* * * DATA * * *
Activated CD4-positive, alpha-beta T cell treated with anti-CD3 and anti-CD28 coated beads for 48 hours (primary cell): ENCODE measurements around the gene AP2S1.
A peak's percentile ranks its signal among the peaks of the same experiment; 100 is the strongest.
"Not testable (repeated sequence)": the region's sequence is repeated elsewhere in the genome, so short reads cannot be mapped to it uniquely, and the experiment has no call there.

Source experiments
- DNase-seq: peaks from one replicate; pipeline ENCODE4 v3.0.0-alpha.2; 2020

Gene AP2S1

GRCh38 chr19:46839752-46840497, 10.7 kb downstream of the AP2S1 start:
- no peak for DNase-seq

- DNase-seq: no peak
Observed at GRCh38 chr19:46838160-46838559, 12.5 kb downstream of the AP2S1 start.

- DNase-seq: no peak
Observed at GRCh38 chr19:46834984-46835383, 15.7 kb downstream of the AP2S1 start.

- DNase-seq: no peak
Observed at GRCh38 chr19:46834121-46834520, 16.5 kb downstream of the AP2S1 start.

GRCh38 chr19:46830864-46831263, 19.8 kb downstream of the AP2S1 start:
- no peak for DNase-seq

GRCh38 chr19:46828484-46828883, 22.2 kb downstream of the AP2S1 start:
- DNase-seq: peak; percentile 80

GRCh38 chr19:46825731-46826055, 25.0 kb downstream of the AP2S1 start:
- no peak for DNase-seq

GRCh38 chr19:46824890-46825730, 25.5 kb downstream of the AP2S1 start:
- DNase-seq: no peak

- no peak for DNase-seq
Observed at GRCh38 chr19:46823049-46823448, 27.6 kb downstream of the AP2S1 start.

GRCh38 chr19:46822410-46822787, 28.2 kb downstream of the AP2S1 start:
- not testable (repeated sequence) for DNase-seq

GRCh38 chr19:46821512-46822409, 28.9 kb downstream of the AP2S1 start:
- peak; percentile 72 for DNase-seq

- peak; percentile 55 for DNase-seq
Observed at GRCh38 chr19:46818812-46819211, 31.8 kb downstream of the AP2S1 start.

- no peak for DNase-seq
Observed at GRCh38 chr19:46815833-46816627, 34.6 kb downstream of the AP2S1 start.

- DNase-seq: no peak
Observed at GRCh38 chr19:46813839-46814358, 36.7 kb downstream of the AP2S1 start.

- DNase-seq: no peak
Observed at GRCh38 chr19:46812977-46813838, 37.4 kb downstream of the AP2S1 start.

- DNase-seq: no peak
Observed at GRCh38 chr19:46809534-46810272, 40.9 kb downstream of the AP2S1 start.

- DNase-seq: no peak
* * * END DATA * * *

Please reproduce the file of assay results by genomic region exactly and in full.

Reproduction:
Activated CD4-positive, alpha-beta T cell treated with anti-CD3 and anti-CD28 coated beads for 48 hours (primary cell): ENCODE measurements around the gene AP2S1.
A peak's percentile ranks its signal among the peaks of the same experiment; 100 is the strongest.
"Not testable (repeated sequence)": the region's sequence is repeated elsewhere in the genome, so short reads cannot be mapped to it uniquely, and the experiment has no call there.

Source experiments
- DNase-seq: peaks from one replicate; pipeline ENCODE4 v3.0.0-alpha.2; 2020

Gene AP2S1

GRCh38 chr19:46839752-46840497, 10.7 kb downstream of the AP2S1 start:
- no peak for DNase-seq

- DNase-seq: no peak
Observed at GRCh38 chr19:46838160-46838559, 12.5 kb downstream of the AP2S1 start.

- DNase-seq: no peak
Observed at GRCh38 chr19:46834984-46835383, 15.7 kb downstream of the AP2S1 start.

- DNase-seq: no peak
Observed at GRCh38 chr19:46834121-46834520, 16.5 kb downstream of the AP2S1 start.

GRCh38 chr19:46830864-46831263, 19.8 kb downstream of the AP2S1 start:
- no peak for DNase-seq

GRCh38 chr19:46828484-46828883, 22.2 kb downstream of the AP2S1 start:
- DNase-seq: peak; percentile 80

GRCh38 chr19:46825731-46826055, 25.0 kb downstream of the AP2S1 start:
- no peak for DNase-seq

GRCh38 chr19:46824890-46825730, 25.5 kb downstream of the AP2S1 start:
- DNase-seq: no peak

- no peak for DNase-seq
Observed at GRCh38 chr19:46823049-46823448, 27.6 kb downstream of the AP2S1 start.

GRCh38 chr19:46822410-46822787, 28.2 kb downstream of the AP2S1 start:
- not testable (repeated sequence) for DNase-seq

GRCh38 chr19:46821512-46822409, 28.9 kb downstream of the AP2S1 start:
- peak; percentile 72 for DNase-seq

- peak; percentile 55 for DNase-seq
Observed at GRCh38 chr19:46818812-46819211, 31.8 kb downstream of the AP2S1 start.

- no peak for DNase-seq
Observed at GRCh38 chr19:46815833-46816627, 34.6 kb downstream of the AP2S1 start.

- DNase-seq: no peak
Observed at GRCh38 chr19:46813839-46814358, 36.7 kb downstream of the AP2S1 start.

- DNase-seq: no peak
Observed at GRCh38 chr19:46812977-46813838, 37.4 kb downstream of the AP2S1 start.

- DNase-seq: no peak
Observed at GRCh38 chr19:46809534-46810272, 40.9 kb downstream of the AP2S1 start.

- DNase-seq: no peak